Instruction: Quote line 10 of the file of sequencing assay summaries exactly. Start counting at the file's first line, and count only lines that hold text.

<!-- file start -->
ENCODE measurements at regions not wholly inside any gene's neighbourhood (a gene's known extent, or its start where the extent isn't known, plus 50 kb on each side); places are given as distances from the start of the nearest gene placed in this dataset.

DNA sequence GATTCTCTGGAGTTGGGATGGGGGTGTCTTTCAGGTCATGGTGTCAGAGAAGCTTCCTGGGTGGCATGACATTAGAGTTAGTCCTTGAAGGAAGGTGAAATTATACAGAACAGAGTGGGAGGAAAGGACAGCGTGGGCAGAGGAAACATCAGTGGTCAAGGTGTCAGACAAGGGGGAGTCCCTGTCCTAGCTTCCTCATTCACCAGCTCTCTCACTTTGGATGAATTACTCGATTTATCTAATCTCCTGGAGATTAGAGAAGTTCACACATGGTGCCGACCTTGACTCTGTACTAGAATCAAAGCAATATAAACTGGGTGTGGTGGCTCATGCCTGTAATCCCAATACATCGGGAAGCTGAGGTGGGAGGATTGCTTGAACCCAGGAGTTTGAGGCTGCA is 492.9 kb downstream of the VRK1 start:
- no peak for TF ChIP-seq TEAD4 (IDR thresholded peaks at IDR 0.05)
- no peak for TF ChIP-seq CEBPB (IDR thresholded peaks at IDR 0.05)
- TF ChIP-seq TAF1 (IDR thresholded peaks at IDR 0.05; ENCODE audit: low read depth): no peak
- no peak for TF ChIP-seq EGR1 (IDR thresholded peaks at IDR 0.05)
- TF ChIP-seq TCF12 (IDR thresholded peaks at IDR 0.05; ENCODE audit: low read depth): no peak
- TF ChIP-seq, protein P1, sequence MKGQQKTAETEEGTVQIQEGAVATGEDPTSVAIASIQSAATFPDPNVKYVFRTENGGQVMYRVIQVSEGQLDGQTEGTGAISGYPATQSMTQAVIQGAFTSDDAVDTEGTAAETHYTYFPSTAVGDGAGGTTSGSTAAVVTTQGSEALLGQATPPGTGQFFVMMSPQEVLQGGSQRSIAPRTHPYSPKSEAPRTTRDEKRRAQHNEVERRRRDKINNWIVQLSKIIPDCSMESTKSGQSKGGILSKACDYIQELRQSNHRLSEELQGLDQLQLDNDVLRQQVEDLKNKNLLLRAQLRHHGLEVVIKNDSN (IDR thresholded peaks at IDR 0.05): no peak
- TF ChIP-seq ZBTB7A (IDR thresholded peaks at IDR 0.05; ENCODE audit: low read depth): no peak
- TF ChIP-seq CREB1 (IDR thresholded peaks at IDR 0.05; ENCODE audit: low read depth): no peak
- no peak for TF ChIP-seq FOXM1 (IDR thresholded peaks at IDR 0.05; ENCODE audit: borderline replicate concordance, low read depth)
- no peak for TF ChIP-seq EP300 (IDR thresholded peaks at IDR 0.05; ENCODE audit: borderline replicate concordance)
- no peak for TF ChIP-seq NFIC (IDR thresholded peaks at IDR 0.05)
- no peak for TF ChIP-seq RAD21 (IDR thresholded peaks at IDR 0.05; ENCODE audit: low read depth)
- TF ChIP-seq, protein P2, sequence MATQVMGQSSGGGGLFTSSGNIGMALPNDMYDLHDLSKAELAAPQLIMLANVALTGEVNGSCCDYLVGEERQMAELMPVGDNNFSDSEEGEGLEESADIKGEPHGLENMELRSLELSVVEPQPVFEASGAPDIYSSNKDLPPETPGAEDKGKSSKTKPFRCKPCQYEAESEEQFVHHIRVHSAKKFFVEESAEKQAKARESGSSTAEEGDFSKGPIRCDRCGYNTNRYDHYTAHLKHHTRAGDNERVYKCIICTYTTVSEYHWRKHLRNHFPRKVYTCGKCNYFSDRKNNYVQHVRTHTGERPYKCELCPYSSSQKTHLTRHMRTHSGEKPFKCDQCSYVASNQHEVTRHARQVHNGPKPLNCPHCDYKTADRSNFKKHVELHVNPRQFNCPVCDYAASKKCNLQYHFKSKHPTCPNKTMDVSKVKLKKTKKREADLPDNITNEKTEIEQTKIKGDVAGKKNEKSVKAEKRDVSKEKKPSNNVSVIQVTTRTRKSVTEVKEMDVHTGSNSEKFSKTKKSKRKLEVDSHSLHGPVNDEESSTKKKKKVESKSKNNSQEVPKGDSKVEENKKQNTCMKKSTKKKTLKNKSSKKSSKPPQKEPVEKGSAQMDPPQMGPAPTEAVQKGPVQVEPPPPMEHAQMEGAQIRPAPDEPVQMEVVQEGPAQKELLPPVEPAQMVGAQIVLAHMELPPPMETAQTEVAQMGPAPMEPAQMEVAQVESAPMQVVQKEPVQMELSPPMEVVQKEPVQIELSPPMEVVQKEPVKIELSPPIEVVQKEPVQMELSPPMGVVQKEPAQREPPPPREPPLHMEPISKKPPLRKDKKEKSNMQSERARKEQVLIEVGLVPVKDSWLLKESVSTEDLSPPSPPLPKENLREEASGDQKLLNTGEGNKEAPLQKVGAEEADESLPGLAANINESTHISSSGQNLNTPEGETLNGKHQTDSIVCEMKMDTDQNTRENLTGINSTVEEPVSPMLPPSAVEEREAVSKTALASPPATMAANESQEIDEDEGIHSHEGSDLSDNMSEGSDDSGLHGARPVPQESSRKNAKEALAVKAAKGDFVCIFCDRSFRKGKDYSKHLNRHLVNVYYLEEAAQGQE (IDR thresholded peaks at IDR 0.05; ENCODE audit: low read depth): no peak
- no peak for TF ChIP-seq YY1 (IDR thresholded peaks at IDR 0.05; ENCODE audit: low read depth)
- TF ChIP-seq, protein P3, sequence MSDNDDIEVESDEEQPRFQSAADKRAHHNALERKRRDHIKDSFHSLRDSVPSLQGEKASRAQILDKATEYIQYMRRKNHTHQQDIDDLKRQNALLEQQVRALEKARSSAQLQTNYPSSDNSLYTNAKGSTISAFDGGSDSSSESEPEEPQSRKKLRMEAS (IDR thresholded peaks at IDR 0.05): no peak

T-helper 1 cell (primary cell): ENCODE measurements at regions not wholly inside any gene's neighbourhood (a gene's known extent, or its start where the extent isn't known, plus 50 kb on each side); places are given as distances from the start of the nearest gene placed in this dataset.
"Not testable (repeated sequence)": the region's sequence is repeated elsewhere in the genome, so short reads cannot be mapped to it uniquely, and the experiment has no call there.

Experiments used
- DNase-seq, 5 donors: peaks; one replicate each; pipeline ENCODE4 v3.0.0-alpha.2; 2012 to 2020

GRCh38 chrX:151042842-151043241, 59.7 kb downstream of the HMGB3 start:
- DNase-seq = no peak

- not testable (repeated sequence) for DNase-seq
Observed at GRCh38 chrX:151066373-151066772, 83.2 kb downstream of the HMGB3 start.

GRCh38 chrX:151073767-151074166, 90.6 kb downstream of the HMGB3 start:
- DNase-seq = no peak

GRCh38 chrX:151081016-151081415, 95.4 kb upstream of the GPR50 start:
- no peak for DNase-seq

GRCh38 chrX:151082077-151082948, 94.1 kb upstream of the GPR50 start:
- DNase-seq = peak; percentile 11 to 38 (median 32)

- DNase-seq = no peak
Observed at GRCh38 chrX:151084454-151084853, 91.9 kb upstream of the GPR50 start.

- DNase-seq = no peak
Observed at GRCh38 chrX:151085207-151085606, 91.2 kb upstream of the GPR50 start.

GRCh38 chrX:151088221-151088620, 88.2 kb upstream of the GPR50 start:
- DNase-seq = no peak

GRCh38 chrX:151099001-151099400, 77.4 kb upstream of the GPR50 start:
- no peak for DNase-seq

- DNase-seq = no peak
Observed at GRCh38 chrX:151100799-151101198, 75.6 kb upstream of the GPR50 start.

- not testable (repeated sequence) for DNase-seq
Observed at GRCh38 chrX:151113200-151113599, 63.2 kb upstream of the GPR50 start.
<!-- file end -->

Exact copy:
- TF ChIP-seq CREB1 (IDR thresholded peaks at IDR 0.05; ENCODE audit: low read depth): no peak